Whether it’s league bowling, or getting together and renting a couple of lanes with some friends, bowling hasn’t really changed in 50 years or so.
Despite the basic mechanics of the game remaining the same – roll the ball down the lane and knock over the pins – bowling at Castle Bowl in Castlegar has come a long way.
The popular bowling alley has a state of the art scoring system as well as brand new synthetic lanes and offers cosmic bowling on the weekends.
“We have youth bowling here that runs Wednesday afternoon, Thursday afternoon, and Saturday mornings,” said owner/operator/coach Roland Handley. “We go all the way from ages 4-19 and meet once a week. They bowl for about 25 weeks and wrap up just around the time soccer starts in the spring.”
The young bowlers can participate in several events throughout the year. “The Four Steps to Stardom is kind of the pinnacle of the youth bowling. Teams are made up up early in the new year and will go to a zone final. If they win at the zone final they’ll advance to the provincial final and if they win there, they’ll advance to the national championships,” said Handley.
Castlegar bowlers have had pretty good success in recent years at the provincial and even national level.
“We’ve had two teams that advanced to nationals, one in Gatineau, Quebec, and one in Vancouver,” said Handley. “And we’ve had a number of single bowlers do well. A few years back (2009), Megan Stoushnow of Castlegar won the national championship for the senior division girls in Toronto.”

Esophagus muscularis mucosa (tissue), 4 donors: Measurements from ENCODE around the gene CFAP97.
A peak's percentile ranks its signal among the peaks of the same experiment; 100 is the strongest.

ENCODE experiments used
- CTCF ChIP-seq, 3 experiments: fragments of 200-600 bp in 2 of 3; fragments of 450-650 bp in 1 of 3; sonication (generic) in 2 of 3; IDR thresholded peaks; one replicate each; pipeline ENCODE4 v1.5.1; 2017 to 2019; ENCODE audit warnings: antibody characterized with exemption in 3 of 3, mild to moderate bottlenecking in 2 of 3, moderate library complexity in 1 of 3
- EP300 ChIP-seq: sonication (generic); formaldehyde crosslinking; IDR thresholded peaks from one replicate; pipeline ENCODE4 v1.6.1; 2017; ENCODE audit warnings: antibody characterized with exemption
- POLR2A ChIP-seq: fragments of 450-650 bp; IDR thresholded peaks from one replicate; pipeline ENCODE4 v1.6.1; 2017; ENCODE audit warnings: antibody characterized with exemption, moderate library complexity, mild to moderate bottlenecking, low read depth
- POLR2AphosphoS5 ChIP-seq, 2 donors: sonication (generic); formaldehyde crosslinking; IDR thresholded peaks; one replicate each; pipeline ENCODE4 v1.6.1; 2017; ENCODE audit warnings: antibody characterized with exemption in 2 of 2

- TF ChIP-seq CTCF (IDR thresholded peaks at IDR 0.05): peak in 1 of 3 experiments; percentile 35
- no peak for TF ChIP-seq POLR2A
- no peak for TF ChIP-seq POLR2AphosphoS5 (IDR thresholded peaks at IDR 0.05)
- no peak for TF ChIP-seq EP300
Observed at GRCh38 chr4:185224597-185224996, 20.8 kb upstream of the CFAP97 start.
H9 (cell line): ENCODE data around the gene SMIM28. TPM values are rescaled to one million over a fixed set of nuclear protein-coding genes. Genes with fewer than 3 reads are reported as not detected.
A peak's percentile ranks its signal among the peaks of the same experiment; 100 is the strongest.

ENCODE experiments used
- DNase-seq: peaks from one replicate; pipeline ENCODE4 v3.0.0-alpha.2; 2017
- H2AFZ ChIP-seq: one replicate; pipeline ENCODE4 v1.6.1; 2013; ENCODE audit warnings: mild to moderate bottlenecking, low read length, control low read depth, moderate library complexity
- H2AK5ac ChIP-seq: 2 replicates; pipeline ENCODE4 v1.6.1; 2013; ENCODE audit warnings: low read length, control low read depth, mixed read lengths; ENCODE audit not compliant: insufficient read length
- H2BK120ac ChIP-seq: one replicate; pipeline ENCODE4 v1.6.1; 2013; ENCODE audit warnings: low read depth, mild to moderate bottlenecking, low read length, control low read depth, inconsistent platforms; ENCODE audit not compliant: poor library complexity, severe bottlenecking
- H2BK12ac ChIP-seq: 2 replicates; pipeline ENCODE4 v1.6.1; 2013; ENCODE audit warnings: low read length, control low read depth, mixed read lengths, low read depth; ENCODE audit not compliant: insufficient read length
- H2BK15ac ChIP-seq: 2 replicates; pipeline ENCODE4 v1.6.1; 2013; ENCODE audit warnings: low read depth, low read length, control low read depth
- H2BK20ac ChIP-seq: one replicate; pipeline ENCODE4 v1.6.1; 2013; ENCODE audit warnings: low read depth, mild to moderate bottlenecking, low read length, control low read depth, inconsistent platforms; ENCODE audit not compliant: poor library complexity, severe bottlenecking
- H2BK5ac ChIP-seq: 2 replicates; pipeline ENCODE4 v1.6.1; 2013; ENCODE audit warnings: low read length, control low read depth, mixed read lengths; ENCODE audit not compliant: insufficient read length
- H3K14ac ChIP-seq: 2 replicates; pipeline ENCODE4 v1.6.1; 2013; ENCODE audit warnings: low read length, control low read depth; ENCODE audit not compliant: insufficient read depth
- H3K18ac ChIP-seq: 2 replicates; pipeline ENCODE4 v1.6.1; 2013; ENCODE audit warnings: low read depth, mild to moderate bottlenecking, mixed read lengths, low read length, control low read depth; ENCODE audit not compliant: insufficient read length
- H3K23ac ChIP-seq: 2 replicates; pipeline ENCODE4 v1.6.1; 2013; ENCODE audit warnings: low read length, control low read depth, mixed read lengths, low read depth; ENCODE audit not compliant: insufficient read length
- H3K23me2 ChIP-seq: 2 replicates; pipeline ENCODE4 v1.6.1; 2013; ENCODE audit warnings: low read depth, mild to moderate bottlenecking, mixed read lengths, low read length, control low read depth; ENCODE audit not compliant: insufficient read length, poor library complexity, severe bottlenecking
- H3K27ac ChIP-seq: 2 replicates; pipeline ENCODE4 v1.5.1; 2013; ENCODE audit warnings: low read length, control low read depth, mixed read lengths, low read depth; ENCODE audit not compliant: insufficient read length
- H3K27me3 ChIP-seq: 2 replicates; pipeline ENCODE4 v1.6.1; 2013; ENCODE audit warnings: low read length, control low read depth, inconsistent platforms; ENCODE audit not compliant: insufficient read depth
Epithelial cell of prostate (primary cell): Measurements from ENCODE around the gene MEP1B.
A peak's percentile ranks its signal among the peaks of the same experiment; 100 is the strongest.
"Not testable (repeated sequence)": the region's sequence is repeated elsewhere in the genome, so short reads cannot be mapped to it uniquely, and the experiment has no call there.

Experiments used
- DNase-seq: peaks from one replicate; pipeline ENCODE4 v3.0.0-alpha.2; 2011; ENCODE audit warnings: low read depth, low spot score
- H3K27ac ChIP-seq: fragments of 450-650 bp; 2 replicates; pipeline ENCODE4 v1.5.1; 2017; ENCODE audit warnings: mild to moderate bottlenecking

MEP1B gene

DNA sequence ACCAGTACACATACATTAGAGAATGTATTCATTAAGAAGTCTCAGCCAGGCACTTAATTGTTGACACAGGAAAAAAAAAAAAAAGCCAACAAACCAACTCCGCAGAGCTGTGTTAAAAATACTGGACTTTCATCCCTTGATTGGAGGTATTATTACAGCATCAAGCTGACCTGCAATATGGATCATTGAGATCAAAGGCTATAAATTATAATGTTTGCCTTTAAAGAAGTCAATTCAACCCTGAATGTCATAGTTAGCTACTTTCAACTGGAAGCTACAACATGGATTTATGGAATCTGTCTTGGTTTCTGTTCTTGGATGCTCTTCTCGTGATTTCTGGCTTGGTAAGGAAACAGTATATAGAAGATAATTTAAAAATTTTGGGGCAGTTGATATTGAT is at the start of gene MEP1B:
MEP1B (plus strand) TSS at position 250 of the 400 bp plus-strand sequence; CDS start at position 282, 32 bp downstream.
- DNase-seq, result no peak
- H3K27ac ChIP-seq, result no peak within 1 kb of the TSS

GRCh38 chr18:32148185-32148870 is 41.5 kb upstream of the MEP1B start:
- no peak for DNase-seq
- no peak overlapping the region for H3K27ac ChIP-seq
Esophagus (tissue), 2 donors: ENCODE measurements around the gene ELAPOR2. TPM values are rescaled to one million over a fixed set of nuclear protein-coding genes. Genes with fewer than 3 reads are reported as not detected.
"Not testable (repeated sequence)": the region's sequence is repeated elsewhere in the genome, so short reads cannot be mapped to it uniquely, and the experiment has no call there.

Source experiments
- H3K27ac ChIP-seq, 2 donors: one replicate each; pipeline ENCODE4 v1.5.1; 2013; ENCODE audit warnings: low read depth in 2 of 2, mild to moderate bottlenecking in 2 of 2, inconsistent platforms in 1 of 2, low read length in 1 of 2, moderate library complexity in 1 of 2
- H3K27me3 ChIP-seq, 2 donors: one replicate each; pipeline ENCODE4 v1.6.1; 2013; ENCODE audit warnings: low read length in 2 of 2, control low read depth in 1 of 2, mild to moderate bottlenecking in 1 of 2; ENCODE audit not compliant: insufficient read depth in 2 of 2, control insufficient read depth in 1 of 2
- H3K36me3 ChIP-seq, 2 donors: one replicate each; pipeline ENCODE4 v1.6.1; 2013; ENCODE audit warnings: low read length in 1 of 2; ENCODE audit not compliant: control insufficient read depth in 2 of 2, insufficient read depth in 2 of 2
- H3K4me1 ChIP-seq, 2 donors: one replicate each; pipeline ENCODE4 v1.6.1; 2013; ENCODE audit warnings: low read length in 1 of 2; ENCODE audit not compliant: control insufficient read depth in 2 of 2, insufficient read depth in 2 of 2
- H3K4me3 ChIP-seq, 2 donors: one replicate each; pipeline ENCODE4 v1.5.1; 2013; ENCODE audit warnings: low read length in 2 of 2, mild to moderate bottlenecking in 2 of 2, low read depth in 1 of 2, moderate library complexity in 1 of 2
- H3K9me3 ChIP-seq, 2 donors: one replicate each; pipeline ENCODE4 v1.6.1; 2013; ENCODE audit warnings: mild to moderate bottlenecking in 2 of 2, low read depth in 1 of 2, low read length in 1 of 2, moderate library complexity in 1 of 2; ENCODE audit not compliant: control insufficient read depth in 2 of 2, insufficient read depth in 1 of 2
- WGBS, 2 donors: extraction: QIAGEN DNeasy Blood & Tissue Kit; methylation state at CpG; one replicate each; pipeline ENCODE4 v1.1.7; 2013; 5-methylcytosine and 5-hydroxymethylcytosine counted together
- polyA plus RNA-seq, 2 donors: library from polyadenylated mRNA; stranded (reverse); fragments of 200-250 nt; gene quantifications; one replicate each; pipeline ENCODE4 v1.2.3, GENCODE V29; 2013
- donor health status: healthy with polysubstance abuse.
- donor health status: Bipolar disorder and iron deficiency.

Adult league bowling continues to be popular and runs six nights of the week at Castle Bowl. Ladies coffee leagues run three mornings a week: Monday, Tuesday, and Thursday mornings at the club.
“We’ve got Club 55 which runs Monday and Wednesday afternoons and Friday mornings,” said Handley. “We’ve got Special Olympics bowling which this year runs Monday afternoon. We’ve got a lot of leagues going, probably more than most clubs.”
The bowling alley is open to the public on Friday and Saturday nights and does bookings for such things as birthday parties and Christmas parties.
Although bowling doesn’t match the popularity it has had in years past, it still remains popular.
“Bowling just celebrated it’s 100th anniversary in Canada,” said Handley. “Even now with Wii and video games, there’s still something about throwing the ball and knocking down the pins and hearing the noise and everything. Our youth program is down a little bit from last year, as it nationally with a lot of sports. We still have pretty good numbers relative to others. We have one of the highest youth bowling registrations per lane in Canada. We have a lot of kids. All our coaches are certified so that helps.”